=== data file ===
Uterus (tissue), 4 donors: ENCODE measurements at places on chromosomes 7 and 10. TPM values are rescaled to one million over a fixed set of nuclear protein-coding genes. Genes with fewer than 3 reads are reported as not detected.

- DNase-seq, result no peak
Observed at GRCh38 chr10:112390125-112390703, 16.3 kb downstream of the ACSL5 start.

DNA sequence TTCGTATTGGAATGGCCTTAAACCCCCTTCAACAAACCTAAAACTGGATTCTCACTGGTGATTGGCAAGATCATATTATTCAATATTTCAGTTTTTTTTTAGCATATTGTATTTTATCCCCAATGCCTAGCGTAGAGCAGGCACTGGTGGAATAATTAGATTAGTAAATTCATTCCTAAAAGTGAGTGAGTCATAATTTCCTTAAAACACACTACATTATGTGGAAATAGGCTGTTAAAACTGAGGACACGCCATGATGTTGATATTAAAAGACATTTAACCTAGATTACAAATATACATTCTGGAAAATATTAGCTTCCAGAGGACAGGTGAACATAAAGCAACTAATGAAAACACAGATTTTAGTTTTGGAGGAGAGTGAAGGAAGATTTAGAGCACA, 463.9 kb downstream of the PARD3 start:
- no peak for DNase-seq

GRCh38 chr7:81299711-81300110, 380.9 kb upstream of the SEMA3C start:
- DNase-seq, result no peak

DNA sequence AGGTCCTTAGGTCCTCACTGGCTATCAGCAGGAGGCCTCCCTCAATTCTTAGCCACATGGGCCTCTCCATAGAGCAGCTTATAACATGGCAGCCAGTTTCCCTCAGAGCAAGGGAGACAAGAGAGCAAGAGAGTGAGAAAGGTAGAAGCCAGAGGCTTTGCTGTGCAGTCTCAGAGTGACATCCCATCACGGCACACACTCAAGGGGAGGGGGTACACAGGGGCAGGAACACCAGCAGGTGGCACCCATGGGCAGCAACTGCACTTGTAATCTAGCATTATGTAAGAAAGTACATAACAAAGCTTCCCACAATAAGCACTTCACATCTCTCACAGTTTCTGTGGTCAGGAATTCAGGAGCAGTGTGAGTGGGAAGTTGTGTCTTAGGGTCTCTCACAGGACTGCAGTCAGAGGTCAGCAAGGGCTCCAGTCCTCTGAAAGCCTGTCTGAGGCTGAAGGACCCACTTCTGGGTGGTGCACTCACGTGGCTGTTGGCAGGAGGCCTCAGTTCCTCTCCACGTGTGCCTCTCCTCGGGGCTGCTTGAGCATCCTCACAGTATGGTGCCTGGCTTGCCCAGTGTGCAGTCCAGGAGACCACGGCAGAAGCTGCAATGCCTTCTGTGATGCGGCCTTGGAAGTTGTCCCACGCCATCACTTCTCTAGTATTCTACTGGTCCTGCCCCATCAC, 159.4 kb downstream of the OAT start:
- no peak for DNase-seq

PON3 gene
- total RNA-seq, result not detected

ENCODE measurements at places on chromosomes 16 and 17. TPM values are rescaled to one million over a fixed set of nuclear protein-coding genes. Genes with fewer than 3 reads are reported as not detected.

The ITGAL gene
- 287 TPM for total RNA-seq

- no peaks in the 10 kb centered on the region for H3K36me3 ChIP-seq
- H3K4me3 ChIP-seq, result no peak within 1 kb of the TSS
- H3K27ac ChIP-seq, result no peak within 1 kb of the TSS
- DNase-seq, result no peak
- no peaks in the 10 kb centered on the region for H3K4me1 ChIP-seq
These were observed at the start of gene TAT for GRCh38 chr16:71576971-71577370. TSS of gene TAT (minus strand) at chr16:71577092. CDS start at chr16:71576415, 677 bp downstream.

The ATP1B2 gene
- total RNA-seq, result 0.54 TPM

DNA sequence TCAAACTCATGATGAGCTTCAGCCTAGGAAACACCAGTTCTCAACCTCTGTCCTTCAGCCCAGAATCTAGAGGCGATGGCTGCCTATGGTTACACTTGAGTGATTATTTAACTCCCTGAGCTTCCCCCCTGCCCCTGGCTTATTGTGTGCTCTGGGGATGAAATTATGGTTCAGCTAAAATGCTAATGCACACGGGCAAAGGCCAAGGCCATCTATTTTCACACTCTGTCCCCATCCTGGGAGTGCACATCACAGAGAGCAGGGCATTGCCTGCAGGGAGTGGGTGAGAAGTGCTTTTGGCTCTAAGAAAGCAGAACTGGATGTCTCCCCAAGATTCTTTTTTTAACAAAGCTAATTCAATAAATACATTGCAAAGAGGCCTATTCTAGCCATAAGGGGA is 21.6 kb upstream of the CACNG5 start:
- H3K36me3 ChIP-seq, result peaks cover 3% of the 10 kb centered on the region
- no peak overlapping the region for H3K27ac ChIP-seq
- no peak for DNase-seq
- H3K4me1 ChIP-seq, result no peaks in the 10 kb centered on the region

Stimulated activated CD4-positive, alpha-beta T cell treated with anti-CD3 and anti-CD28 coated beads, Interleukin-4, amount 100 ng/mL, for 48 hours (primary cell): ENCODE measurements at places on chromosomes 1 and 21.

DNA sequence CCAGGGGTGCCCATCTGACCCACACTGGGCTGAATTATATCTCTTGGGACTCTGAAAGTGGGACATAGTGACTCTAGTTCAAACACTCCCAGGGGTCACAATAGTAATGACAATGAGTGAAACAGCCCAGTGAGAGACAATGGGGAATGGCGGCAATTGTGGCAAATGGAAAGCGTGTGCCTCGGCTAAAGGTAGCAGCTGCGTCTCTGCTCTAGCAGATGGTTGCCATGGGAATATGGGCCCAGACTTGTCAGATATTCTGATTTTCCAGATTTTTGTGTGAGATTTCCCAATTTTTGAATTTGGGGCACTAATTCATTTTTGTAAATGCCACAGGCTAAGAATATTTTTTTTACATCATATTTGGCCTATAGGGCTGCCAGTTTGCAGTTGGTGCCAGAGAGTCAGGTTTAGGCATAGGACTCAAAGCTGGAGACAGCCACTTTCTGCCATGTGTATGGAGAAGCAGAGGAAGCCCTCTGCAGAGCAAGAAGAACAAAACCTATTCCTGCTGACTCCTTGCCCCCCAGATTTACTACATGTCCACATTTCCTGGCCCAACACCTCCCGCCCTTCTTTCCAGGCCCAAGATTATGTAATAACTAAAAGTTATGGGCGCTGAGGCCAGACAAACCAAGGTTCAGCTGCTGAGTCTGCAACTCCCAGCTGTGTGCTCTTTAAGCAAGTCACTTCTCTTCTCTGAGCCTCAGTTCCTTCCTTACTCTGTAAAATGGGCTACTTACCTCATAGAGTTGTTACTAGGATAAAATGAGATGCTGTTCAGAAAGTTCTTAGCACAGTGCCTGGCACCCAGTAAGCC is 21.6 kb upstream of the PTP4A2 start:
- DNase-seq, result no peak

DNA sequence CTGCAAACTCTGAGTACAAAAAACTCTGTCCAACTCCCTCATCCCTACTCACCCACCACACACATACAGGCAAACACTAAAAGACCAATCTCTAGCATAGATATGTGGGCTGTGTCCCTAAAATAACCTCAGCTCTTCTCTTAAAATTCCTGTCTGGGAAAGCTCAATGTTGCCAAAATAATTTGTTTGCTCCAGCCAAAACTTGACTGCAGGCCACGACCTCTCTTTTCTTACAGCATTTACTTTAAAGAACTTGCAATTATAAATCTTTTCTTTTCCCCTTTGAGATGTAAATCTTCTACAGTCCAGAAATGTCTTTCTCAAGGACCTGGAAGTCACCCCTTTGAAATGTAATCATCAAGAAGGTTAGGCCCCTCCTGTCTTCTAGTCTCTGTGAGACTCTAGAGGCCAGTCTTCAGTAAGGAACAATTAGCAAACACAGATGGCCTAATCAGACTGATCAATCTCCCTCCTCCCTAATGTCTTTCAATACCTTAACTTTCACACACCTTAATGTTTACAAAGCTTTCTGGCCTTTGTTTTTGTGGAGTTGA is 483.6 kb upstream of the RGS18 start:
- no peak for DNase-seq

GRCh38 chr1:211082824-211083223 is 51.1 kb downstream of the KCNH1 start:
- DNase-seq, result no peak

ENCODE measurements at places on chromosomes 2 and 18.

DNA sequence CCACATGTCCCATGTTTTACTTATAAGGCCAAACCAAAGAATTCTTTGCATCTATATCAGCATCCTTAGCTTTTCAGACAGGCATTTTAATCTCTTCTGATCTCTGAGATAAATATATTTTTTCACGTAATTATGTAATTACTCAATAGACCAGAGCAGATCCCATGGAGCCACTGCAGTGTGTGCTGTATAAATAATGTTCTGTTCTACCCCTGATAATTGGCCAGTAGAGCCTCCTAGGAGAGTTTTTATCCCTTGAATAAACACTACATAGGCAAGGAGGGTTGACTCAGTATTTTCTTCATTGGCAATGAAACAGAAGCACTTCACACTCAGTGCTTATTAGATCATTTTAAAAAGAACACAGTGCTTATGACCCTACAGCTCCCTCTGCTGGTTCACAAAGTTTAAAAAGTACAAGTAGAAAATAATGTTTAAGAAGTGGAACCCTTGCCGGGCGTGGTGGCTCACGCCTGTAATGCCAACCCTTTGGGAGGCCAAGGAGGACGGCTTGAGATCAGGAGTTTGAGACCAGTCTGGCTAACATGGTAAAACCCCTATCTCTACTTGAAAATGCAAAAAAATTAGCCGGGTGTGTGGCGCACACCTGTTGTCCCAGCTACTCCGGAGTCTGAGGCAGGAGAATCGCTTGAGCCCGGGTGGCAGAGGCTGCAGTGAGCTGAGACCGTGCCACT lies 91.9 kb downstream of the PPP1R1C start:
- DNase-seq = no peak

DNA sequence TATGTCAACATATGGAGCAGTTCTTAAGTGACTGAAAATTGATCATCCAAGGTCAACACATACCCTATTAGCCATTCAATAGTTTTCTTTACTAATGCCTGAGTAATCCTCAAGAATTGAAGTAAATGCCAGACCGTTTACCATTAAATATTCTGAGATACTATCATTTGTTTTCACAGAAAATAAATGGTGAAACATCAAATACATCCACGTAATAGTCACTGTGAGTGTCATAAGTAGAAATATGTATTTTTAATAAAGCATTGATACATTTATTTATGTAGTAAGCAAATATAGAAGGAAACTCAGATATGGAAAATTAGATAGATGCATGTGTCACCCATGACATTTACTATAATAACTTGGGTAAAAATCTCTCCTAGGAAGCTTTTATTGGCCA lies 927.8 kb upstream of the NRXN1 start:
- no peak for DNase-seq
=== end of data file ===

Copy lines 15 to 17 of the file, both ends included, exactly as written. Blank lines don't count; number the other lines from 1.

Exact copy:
- no peaks in the 10 kb centered on the region for H3K36me3 ChIP-seq
- H3K4me3 ChIP-seq, result no peak within 1 kb of the TSS
- H3K27ac ChIP-seq, result no peak within 1 kb of the TSS